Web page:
Nissan To Build Germany’s Largest To Date DC Charging Network

APR 9 2014 BY MARK KANE 24

Nissan LEAF in Europe

Nissan LEAF in Europe

Nissan announced a new infrastructure project for Germany, which will lead to a doubling of the nation’s quick chargers.

The Japanese company, together with Omexom Umspannwerke GmbH, aims to install approximately 50 new DC quick-charge units.

50 isn’t a high number for a county with the size/population of Germany and with only 100 DC chargers expected to be operation in total in the next few months, Germany is still be far behind Norway, France and the UK, but at least they are trying to moving forward with CHAdeMO in a country which strongly supports the CCS standard.

The new chargers will be installed at dealers as well as co-operation partners and fleet customers. We believe they will be free to use (at least for some time).

Omexom Umspannwerke takes control of the complete project management, from consulting to maintenance and service of the new chargers.

Categories: Charging, Nissan


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24 Comments on "Nissan To Build Germany’s Largest To Date DC Charging Network"

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Installed at dealers.. ugh.

(just a nit-pick but the “S” in “CCS” is for “standard” so adding it after is a bit redundant… ok done nit-picking 🙂 )

(sorry, i see it can also be used for “System”)

“The new chargers will be installed at dealers…”

Just like here in USA, so most likely, they will only be available during dealership open hours only and even then, since it is just one bay, at the mercy of the dealership.

Would anyone plan a road trip based on that?

I rather they put them up in strategic public places (e.g. along highways) 24/7 like Tesla. I am willing to pay.

As it is, Nissan just introduced charge anxiety in addition to range anxiety.

Ugh. The standards war rages on. Every German car company agreed to the SAE-CCS system but Nissan is gonna install a bunch of Chademo stations at dealers. Stupid standards war.

Chademo is VHS, folks. The others are Betamax.

It is more the other way around. Betamax/Chademo is the standard largely being pushed by one company(Sony/Nissan) while the other makers have backed a more open standard VHS/SAE-CCS. (OK, the iMiEV also does Chademo but it is pretty dead at this point.)

With the EV war, one (Chademo) was here first and has more cars/chargers right now and the other (SAE-CCS) was here later but has more backers (all 3 big US auto-makers and all the German auto makers). Some people think being here first and having cars out there now is more important and others believe having more backers is more important. (I’m in the second camp but I’d be fine with either system as long as everyone adopted it.)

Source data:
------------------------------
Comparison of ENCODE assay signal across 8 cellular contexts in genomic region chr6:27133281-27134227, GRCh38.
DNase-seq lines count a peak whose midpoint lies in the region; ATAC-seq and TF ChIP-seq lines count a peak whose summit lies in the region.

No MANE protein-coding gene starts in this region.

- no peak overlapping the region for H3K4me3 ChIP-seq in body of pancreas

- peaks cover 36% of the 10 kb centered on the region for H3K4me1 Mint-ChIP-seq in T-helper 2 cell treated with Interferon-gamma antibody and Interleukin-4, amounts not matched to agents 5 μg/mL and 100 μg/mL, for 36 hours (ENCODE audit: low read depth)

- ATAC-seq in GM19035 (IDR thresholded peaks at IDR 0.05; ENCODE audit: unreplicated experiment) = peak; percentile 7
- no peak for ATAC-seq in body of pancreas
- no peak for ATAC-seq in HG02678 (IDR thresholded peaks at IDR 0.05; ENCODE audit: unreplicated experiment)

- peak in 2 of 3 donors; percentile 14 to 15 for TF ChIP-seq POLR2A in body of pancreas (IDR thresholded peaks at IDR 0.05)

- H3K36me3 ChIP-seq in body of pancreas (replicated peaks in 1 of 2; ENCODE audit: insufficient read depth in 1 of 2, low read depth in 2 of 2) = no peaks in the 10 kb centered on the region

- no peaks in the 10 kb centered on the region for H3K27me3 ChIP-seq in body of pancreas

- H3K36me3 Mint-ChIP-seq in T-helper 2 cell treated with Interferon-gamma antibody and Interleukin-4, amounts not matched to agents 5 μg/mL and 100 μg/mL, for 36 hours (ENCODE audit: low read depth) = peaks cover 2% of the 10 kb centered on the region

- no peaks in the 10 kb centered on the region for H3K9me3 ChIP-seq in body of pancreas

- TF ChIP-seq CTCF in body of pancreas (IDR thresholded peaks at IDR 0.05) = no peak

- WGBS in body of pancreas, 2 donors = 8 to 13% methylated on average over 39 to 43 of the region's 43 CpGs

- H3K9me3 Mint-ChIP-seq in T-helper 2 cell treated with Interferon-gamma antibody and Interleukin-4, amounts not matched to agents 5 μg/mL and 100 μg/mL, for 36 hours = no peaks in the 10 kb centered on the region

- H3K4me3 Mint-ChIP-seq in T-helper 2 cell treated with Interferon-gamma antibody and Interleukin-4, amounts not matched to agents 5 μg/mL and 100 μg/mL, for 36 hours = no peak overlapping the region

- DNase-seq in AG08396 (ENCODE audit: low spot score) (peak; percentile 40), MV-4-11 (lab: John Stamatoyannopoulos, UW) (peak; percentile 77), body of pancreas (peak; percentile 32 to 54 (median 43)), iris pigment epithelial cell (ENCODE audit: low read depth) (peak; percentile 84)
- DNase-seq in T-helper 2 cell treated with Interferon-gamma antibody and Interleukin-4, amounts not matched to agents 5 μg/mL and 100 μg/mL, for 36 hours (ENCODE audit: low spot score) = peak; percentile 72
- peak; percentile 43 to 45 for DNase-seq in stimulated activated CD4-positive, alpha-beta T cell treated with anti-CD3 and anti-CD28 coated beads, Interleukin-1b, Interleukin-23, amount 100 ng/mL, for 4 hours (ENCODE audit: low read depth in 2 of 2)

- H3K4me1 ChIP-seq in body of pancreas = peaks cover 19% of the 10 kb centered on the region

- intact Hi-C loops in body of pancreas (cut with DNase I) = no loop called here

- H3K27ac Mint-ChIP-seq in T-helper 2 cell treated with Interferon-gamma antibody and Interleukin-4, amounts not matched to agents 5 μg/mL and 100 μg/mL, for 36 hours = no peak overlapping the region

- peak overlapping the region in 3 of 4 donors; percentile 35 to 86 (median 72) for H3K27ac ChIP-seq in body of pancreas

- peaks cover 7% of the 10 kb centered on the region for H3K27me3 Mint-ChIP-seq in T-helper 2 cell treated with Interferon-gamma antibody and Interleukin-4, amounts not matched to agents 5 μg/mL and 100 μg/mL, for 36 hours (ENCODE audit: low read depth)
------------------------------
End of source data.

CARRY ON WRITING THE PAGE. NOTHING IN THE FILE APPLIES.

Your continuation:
USA Quick Charge data, sometimes colloquially referred to as “L3”

1. SAE CCS Combo1 “Frankenplug” or “J1772 DC” – approximately 10 in the USA
NOTE: Menekkes CCS Combo2 will never be in the USA and is not plug compatible with Combo1

up to 100kW eventually, probably limited to 62.5kW
EVs compatible with Frankenplug include:

*GM Spark EV – less than 100 with Frankenplug capability
*BMW i3 (coming 2014)
*VW eGolf (coming 2014)

2. CHAdeMO – 3700 worldwide, 600 in the USA, adding about 1 per day

up to 100kW eventually, currently limited to 62.5kW
EVs compatible with CHAdeMO include:

*Nissan LEAF – over 45,000 in the USA and over 100,000 worldwide
*Nissan e-NV200 (coming 2014)
*Citroen C-Zero – not sold in USA
*Mitsubishi i-MiEV – over 30,000 worldwide with its variants C-Zero & iON
*Mitsubishi Outlander PHEV (coming 2015)
*Mitsubishi Fuso Canter truck
*Peugeot iON – not sold in USA
*Kia Soul EV (coming 2014)
*ZERO motorcycles
*Tesla except Roadster with adaptor

3. Supercharger – 87 stations in the USA, each with 4-8 stalls, growing fast

up to 150kW eventually, currently limited to 120kW
EVs compatible with Supercharger include:

*Tesla only, except Roadster – 30,000 worldwide

Uh . . . OK, I don’t think any of that contradicts what I said.

But it does have the long list of phantom cars:
*Nissan LEAF – over 45,000 in the USA and over 100,000 worldwide – The only real car.
*Nissan e-NV200 (coming 2014) – So it doesn’t exist
*Mitsubishi i-MiEV – over 30,000 worldwide with its variants C-Zero & iON – A FLOP.
*Citroen C-Zero – not sold in USA (And the same cars as the flop.)